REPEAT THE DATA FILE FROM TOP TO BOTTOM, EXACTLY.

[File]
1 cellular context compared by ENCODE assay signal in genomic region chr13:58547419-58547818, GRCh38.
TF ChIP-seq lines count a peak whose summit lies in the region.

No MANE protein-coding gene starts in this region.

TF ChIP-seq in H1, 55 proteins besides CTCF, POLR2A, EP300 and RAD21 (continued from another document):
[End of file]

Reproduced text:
1 cellular context compared by ENCODE assay signal in genomic region chr13:58547419-58547818, GRCh38.
TF ChIP-seq lines count a peak whose summit lies in the region.

No MANE protein-coding gene starts in this region.

TF ChIP-seq in H1, 55 proteins besides CTCF, POLR2A, EP300 and RAD21 (continued from another document):